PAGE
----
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Courtesy of IFC Films

Law Building, Lower Level
1001 Bissonnet
Map & Directions
 

Directed by Claude Lanzmann

1985 (multiple languages with English subtitles)

France

Color + B/W

636 minutes

Showtimes

Screenings cosponsored by Holocaust Museum Houston

*Part I & II: Thursday, July 7, 10 am (636 min.)

Part I: Saturday, July 9, 2 pm (291 min.)

Part II: Sunday, July 10, 2 pm (345 min.)

New 35mm print!

Special ticket prices apply! General admission is $10 for one part; $15 for both parts. MFAH Members and HMH Members, students with ID, seniors, and members of Film Buffs receive a $2 discount.

Twelve years in the making and re-released for its 25th anniversary, Shoah is a monumental epic on the Holocaust featuring interviews with survivors, bystanders, and perpetrators. The documentary contains no historical footage, but showcases interviews which seek to “reincarnate” the Jewish tragedy, and also visits places where the crimes took place. The film was immediately hailed as a masterpiece upon its 1985 premiere—it won prizes from the National Society of Film Critics, New York Film Critics Circle, Los Angeles Film Critics Association, Boston Society of Film Critics, BAFTA (Best Documentary), Césars (Honorary), and IDA Awards.

“Making a history was not what I wanted to do. I wanted to construct something more powerful than that. And, in fact, I think that the film, using only images of the present, evokes the past with far more force than any historical document.” —Director Claude Lanzmann

*The following schedule applies to the July 7 screening only
Introduced by Robert Jan van Pelt and Michael Berenbaum. Detailed schedule listed below.

Why not come early and have breakfast at Cafe Express? The restaurant opens at 9 am and has a wonderful selection of breakfast dishes.

Part I  10 am – 12:30 pm

15-minute intermission

Part I (continues) 12:45 – 3 pm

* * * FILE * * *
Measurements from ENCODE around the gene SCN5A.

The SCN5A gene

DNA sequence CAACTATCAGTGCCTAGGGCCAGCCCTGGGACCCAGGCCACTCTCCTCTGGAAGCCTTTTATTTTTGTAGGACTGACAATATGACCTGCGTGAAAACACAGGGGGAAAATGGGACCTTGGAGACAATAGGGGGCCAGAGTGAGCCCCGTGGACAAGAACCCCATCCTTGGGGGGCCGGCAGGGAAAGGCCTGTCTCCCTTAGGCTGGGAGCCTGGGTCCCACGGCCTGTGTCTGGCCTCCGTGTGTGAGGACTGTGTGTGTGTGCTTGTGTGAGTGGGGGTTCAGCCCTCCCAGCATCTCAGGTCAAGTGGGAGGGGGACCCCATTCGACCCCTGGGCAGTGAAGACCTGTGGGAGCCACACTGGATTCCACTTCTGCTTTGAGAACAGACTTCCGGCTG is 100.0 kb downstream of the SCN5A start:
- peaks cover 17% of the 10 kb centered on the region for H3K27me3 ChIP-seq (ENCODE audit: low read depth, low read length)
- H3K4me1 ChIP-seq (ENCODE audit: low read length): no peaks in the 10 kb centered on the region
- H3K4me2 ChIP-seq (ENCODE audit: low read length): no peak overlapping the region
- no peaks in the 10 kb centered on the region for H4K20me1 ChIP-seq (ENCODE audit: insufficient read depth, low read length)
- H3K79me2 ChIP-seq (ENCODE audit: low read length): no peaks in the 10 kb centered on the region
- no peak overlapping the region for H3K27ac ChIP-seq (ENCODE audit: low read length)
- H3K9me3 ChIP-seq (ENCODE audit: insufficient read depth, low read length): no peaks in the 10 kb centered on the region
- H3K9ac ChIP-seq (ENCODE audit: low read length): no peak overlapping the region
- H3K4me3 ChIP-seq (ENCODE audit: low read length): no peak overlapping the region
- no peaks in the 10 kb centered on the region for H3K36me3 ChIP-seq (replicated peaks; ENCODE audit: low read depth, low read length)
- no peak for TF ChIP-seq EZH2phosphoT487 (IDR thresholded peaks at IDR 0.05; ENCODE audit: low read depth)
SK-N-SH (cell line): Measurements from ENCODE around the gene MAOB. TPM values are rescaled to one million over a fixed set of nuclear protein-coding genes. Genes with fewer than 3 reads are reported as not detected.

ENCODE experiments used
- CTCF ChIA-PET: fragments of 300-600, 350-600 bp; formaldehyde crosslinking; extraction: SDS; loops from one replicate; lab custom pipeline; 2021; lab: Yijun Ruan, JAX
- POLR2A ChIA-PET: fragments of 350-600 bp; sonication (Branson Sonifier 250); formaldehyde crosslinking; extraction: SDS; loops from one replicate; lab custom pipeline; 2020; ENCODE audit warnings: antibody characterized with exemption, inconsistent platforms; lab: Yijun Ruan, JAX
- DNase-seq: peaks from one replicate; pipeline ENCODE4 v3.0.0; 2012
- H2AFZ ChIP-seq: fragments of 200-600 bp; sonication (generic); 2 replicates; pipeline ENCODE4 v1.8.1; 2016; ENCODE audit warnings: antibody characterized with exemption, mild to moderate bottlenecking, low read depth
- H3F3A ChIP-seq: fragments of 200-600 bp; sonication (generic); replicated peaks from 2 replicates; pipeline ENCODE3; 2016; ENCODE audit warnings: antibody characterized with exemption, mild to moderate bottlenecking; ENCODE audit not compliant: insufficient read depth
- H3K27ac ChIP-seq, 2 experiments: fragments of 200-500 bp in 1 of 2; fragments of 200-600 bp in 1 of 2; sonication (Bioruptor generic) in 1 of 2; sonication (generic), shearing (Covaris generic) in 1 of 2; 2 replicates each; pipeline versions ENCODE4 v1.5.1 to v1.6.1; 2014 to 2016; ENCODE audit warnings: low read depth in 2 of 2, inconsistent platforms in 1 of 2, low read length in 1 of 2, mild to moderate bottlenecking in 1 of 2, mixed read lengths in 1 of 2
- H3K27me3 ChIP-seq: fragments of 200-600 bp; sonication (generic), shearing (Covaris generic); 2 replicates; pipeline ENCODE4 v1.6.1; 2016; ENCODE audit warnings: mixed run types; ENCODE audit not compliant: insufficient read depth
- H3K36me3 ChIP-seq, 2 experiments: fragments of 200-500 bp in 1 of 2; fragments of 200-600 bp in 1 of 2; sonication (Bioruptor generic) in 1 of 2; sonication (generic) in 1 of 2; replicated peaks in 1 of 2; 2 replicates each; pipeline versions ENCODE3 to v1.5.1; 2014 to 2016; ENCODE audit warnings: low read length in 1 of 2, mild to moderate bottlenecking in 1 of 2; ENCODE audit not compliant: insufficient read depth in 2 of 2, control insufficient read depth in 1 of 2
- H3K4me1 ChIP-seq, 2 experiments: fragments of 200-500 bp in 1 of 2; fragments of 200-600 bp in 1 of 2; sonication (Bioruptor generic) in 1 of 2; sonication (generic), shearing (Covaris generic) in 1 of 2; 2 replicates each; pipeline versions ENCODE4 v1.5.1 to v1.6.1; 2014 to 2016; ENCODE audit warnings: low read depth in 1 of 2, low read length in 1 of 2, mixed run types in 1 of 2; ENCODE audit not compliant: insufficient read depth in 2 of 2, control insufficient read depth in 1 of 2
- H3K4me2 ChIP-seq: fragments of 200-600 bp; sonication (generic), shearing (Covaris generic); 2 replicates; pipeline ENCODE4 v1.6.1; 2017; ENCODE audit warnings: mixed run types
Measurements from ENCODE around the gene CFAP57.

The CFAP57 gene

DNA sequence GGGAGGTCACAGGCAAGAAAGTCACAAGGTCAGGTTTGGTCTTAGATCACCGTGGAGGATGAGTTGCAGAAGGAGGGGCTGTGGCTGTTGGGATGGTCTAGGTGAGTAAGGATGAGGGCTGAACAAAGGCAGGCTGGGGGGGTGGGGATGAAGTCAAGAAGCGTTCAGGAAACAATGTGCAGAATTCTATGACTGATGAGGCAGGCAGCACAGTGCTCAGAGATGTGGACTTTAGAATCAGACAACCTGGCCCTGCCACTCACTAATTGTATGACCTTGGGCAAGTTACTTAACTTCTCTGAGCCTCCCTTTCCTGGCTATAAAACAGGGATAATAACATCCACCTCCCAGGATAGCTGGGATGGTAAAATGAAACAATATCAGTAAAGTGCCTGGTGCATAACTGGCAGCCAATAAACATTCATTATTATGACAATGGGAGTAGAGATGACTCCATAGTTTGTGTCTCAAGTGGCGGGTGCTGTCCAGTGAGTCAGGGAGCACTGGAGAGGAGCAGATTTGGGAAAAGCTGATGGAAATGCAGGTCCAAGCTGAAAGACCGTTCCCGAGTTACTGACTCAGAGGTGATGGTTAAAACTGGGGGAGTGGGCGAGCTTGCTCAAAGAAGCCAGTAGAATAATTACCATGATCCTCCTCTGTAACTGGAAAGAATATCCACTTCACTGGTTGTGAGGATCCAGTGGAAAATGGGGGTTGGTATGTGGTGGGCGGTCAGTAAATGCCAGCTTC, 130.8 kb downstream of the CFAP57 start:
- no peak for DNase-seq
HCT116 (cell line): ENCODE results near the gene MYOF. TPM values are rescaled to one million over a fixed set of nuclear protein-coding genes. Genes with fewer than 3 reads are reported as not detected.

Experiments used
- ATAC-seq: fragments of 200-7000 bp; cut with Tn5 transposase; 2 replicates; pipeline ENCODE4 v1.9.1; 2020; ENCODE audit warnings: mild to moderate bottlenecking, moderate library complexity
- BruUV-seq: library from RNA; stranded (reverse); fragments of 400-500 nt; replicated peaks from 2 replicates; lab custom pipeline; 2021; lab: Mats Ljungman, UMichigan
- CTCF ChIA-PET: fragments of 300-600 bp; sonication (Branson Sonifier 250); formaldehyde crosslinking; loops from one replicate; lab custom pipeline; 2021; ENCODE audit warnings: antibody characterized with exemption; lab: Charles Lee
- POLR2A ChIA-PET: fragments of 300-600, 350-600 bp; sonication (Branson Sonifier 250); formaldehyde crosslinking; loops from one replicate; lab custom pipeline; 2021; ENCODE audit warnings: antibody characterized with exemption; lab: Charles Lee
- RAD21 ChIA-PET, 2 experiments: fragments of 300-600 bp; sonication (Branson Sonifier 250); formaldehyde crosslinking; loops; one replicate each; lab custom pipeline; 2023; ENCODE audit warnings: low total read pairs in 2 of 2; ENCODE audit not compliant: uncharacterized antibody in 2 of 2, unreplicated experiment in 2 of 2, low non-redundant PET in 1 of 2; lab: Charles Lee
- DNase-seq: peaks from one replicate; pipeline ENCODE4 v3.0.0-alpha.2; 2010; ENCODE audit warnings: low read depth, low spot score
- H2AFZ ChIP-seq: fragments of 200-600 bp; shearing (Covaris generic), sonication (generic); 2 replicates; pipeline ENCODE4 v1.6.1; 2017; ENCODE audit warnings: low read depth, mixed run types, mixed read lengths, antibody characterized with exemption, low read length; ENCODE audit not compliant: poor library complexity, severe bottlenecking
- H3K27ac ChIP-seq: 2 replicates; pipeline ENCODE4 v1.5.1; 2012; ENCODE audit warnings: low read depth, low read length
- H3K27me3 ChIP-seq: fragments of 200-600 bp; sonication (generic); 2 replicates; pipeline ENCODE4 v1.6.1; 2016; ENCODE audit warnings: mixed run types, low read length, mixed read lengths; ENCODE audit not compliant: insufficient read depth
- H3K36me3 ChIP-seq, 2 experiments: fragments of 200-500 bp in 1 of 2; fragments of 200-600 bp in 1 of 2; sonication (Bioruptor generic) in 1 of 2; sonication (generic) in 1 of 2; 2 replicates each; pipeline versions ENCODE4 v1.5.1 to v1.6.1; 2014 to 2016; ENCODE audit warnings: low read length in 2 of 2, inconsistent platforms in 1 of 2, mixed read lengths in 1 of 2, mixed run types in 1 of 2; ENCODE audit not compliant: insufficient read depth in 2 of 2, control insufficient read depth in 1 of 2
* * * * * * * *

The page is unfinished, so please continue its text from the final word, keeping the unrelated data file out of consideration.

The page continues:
For those attending the marathon screening of "Shoah" at the MFAH on Thursday, July 7:  enjoy something from Cafe Express during the lunch break (3–4:15 pm) in the American General Conference Room on the Mezzanine level of the Audrey Jones Beck Building. Click here to see the menu and order online. Then pick up your meal and head for the discussion group!

Lunch break (3–4:15 pm) in American General Conference Room with discussion by distinguished speakers  

Part II 4:30 – 7 pm

15-minute intermission

Part II (continues) 7 — 9:30 pm

30-minute discussion and Q&A session

Robert Jan van Pelt teaches at the University of Waterloo School of Architecture and is the recipient of many academic honors, including the National Jewish Book Award, a Guggenheim Fellowship, and the dignity of “University Professor.” He serves on various academic boards and has published seven books dealing with diverse topics such as the cosmic speculations on the Temple of Solomon, relativism in architectural history, and the construction history of Auschwitz. An internationally recognized authority on the history of Auschwitz, van Pelt appeared in Errol Morris’s film Mr. Death: The Rise and Fall of Fred A. Leuchter, Jr. and acted as a senior consultant to the BBC/PBS series Auschwitz: Inside the Nazi State. Van Pelt chaired the team that developed a master plan for the preservation of Auschwitz, and served as an expert witness for the defense in the notorious libel case Irving vs. Penguin and Lipstadt (1998-2001).

Michael Berenbaum is a writer, lecturer, and teacher consulting in the conceptual development of museums and the development of historical films. He is director of the Sigi Ziering Institute. He is a professor of Jewish Studies at the American Jewish University (formerly the University of Judaism). Berenbaum is the author and editor of twenty books, scores of scholarly articles, and hundreds of journalistic pieces. His most recent books include:Not Your Father’s Antisemitism, A Promise to Remember: The Holocaust in the Words and Voices of Its Survivors and After the Passion Has Passed: American Religious Consequences, a collection of essays on Jews, Judaism and Christianity, Relgious Tolerance and Pluralism occasioned by the controversy that swirled around Mel Gibson’s film, The Passion.